The fiendish complexity of our schooling system makes a nice lot of work for people like me. But looking at the Framework for the Organisation of Schools just published by the Department for Education and Employment I couldn't help thinking we are missing a wonderful opportunity to simplify it.
Our new Government inherited an organisational nightmare created piecemeal in the name of choice and parental influence. Do parents value having a theoretical choice between a grant-maintained technology school, community college and aided grammar school?
Yes, they do, but only if the name is a guarantee of the quality of education and experience they want for their child. But do they know, or care, who pays the cook, who owns the site, and who signs the staff's contracts? Shouldn't we distinguish between diversity in character and diversity in organisation?
The consultative document tries to answer two major questions arising from the White Paper principles. How can we safeguard the diversity of our schools and simultaneously raise standards for all children? How can we give effect to the commitment to increase parental influence?
The first question is indeed difficult. The 1944 Act left us a delicately balanced dual system whose rules on finance, admissions and governance bewilder visitors.
The complexity is the price most people gladly pay for something almost unique, namely the choice within a public system of an alternative school offering a dimension of religious faith.
The Government quite rightly will not upset that. But the 1988 Act multiplied the complexity by encouraging some 1,000 schools from both original categories to opt out, thus superimposing a third set of organisational differences on the first, adding some specialist schools with further variations.
I'm afraid the current proposals will create even more confusion. From a government which says standards matter more than structures it is disappointing.
It is suggested that the three new types of schools will be called "community", a new "aided" category capable of growth, and "foundation" (confusing to aided schools which have always had a foundation). In each of these categories will be schools with varying age ranges, and the cumulative complexities of finance, property, staff management and governance are horrifying. What if we only had primary, secondary and special schools, all following the national curriculum, all complying with national law, all fitting into the same programme to raise standards and all accountable to their communities?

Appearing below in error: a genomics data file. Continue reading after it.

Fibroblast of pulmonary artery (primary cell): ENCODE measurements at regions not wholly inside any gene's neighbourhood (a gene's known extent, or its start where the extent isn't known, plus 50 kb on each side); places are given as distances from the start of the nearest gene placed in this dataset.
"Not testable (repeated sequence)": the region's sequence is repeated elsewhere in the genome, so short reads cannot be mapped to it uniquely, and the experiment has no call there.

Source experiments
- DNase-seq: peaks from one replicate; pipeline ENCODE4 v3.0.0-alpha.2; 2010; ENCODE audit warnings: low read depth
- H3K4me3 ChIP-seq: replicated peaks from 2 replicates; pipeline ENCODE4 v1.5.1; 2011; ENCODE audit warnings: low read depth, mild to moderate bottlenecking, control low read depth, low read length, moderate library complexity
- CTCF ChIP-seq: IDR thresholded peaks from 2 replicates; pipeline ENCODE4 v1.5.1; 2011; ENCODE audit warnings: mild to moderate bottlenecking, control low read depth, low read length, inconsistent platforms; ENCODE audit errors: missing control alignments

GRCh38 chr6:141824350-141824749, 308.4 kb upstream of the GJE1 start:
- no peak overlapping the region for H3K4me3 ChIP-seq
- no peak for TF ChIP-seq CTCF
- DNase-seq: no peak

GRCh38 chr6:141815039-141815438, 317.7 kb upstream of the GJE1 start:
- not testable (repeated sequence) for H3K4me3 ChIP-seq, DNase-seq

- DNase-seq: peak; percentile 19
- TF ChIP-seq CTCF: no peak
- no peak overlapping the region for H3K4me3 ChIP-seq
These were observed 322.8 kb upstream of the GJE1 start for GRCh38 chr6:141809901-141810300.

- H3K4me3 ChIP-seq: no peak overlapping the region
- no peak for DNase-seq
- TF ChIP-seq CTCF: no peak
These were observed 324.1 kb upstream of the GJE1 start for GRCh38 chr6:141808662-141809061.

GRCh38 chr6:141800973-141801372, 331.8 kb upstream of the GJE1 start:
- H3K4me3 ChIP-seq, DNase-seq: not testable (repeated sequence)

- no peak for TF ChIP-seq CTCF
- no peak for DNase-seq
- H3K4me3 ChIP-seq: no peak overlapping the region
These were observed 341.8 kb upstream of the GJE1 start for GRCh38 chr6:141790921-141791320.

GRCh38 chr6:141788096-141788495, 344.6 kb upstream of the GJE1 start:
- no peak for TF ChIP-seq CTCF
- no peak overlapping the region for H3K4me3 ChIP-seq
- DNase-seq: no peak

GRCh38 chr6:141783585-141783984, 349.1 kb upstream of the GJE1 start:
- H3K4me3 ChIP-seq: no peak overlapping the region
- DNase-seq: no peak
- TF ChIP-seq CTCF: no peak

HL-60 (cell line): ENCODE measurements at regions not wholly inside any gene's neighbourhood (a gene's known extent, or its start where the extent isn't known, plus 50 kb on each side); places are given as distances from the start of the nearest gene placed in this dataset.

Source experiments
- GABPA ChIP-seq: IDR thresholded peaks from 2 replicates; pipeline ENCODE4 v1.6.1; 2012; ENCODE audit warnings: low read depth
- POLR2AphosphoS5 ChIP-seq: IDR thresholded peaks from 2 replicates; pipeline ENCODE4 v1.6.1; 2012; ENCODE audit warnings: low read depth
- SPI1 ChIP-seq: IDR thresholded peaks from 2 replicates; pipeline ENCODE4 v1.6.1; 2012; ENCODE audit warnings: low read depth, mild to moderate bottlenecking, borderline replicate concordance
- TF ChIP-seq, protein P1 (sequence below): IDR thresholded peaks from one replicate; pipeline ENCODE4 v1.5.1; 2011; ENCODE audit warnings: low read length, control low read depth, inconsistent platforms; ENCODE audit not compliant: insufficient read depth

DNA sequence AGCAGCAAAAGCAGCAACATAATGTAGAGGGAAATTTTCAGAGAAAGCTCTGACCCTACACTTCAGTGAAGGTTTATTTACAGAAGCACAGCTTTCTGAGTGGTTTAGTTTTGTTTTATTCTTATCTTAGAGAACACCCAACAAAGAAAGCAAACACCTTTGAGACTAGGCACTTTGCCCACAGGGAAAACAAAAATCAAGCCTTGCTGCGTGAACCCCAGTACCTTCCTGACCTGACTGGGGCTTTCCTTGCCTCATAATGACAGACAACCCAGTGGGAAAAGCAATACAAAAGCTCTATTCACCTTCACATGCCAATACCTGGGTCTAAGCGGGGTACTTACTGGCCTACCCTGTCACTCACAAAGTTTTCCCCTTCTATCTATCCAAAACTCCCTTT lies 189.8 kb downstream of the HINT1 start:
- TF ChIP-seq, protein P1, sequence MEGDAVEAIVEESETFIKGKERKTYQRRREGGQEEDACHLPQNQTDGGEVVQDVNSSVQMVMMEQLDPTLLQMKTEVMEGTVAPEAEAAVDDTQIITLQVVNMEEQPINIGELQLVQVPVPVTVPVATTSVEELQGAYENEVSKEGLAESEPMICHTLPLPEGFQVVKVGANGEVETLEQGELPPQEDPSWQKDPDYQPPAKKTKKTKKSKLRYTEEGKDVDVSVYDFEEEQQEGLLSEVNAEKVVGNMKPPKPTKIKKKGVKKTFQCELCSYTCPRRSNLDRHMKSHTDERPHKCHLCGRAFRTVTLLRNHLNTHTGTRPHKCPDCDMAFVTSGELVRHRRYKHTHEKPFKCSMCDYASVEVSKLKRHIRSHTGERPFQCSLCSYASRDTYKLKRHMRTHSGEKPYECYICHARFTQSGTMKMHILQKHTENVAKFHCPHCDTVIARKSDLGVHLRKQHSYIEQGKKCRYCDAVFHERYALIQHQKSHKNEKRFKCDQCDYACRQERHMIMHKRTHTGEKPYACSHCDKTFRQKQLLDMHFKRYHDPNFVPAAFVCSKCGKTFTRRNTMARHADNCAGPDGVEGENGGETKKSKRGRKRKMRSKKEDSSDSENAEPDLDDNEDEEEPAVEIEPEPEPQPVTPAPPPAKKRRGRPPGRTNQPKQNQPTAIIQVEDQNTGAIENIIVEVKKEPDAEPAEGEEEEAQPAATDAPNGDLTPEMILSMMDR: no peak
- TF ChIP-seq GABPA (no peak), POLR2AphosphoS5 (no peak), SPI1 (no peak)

Some would be Anglican or Roman Catholic, some teach in Welsh, some, if parents want it, practise meditation or vegetarianism. Major differences would be safeguarded in permanent legal instruments of some kind protected by the governors.
Do we need such major differences in management to encourage diversity of style and ethos? Especially when the Government is moving steadily towards consensus on funding levels, admission criteria and appeals procedures. Couldn't all schools own their property and employ their staff? Is there any virtue in aided schools still paying 15 per cent of the cost of outside maintenance? If we are serious about continuing their special character, shouldn't we safeguard it without expecting payment for it?
If this is too radical, why can't we just have two categories of school - "community" and "foundation" or "trustee", the latter having an associated trust deed enshrining their special faith or character and aims. The guarantees necessary to safeguard foundation status and associated diversity of ethos and emphasis would be embodied in law, while trustees would protect the school's special character day by day. The nuts and bolts of administration would be harmonised gradually to give a system intelligible to parents.
As for maximum influence for parents, yes please. But only if it's real. Putting up to three parents on education committees and more on governing bodies won't achieve this by itself. Extra representatives don't provide more representation. The strength is in the infrastructure of communications. Anything else could become tokenism.
Ask any parent governors what their main problem is. Most will say the lack of an effective means of consulting those they represent, one which is honoured and supported by management. Without such consultation there is no accountability.
Surely we need legal parents' forums from school to national level, not just to elect representatives but to ensure accountability from those they elect? Then it will begin to be real.
Joan Sallis is The TES's Agenda columnist and works extensively with local authorities on governors' issues.